Yes, that is one of the downfalls to not using an insurance check for the repairs it was intended to pay for, the damages are still on the vehicle and thus can reduce the settlement of a future claim.
Your insurance company is now able to deduct the amount of the pre-existing hail damage from their calculation of how much the actual cash value of the vehicle is. They know the exact cost of the hail damage since they previously cut you a check for it to be repaired.
Since your car is being declared a total loss, then your insurer is again correct that if you want to keep the car you would need to pay them the cost of salvage value. Usually this is deducted from your settlement amount, in your case you would need to see if the amount you are left over after the deduction of the hail damage and the deductible are taken into account to see if there is enough left over to buy back the car. Keep in mind if you do buy it back it would now have a salvage title, which may be difficult to find auto insurance for.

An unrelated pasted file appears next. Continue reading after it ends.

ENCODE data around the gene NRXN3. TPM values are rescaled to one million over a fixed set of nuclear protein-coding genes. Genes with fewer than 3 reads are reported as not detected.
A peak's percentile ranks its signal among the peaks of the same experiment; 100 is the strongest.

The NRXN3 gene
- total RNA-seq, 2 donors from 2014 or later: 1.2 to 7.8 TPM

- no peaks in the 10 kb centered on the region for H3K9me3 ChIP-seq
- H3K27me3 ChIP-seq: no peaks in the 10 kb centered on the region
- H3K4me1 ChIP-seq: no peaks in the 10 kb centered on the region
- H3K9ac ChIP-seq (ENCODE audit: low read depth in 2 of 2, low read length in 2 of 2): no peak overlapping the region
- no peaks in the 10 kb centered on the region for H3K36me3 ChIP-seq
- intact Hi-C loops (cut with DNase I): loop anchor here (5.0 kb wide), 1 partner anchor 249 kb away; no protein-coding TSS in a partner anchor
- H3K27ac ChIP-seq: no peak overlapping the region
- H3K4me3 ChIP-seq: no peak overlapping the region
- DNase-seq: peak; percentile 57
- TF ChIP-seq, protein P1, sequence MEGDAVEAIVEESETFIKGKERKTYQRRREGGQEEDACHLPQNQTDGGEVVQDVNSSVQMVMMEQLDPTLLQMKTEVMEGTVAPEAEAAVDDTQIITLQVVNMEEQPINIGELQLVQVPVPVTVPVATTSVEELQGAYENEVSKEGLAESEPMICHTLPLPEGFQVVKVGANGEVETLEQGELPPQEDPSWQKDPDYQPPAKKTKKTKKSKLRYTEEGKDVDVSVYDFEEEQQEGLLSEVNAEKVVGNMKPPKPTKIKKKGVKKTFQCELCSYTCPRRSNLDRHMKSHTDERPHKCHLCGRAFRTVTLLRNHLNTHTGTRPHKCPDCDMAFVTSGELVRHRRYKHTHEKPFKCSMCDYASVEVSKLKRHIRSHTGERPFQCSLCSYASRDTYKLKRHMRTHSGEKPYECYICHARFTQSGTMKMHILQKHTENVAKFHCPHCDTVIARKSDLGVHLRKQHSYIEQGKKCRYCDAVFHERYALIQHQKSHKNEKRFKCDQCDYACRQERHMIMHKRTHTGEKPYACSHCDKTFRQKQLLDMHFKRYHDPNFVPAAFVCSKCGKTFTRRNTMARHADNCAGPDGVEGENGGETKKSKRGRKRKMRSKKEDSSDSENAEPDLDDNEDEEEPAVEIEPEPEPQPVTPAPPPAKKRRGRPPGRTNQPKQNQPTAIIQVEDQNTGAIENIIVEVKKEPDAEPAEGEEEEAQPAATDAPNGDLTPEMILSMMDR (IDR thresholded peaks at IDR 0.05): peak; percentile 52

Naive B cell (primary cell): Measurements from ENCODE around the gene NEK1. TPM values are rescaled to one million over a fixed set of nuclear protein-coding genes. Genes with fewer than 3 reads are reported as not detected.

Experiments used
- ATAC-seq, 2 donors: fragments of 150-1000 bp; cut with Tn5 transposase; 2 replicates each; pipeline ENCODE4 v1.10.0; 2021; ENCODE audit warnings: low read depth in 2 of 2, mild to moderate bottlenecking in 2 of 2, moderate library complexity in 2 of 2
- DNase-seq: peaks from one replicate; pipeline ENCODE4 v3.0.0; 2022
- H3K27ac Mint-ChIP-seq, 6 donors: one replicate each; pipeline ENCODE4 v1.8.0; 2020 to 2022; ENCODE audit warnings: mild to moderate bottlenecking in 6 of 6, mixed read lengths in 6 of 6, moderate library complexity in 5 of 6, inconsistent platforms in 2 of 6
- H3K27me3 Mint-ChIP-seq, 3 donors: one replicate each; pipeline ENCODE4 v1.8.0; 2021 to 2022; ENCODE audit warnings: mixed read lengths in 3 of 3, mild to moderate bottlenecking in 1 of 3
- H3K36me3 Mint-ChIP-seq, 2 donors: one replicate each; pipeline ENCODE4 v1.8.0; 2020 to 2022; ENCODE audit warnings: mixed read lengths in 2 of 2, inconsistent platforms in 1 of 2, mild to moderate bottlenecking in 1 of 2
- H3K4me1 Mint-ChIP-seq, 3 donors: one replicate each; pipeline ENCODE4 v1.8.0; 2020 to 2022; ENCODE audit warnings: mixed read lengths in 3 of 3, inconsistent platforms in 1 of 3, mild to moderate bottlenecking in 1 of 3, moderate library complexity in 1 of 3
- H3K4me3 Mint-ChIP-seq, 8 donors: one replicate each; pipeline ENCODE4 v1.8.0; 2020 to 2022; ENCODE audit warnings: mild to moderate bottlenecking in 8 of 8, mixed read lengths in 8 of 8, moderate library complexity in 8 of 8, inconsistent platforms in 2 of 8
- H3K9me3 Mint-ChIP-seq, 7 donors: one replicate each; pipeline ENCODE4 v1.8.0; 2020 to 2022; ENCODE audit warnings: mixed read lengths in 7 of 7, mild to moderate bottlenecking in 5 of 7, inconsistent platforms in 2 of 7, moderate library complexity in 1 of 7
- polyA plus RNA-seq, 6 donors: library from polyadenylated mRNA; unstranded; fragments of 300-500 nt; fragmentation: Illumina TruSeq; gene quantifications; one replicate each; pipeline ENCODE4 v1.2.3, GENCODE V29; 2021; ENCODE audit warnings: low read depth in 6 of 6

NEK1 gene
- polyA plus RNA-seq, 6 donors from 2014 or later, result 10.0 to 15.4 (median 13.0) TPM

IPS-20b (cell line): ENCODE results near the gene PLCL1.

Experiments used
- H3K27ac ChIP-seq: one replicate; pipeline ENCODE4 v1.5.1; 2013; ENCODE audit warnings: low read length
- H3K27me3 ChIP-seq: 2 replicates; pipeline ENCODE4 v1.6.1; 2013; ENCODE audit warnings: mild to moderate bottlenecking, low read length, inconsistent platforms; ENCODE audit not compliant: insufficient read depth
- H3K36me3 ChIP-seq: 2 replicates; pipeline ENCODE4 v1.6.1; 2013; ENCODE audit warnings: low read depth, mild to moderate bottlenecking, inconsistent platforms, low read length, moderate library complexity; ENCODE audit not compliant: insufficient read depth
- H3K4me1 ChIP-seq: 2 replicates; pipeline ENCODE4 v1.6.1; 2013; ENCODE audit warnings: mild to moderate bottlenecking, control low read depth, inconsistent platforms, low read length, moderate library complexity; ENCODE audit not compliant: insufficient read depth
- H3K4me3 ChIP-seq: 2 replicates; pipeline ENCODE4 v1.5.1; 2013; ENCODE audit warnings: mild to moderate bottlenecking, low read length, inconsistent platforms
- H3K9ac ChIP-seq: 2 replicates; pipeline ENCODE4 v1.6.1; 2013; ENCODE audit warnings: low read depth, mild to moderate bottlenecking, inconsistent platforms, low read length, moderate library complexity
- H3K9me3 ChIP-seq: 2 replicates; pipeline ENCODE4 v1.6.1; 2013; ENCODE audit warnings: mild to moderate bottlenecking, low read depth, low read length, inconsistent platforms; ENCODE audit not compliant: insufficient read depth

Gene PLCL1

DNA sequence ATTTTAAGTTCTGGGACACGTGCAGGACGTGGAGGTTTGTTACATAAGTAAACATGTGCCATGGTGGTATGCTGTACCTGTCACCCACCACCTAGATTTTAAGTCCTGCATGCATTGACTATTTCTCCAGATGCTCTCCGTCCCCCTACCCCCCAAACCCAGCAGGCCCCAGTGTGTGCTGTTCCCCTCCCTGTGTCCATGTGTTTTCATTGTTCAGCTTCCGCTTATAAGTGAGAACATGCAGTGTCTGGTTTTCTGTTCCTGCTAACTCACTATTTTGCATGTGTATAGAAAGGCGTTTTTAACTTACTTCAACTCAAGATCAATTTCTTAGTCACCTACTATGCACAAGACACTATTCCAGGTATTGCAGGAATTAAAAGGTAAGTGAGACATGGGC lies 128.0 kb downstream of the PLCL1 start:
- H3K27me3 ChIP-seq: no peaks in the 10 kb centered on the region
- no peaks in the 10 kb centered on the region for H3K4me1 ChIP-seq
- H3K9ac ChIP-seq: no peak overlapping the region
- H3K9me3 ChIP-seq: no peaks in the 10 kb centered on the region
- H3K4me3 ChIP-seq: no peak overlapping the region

If you want to carry full coverage, meaning liability plus collision and comprehensive coverages, is a personal choice. Many people do take off collision and comprehensive coverages once they own the car in the clear and if the vehicle is so old that the cost of keeping "full coverage" on it does not make sense financially due to the car's actual cash value being low.
To find out about your specific insurance rights in your state you can contact the consumer division of your state's insurance regulator.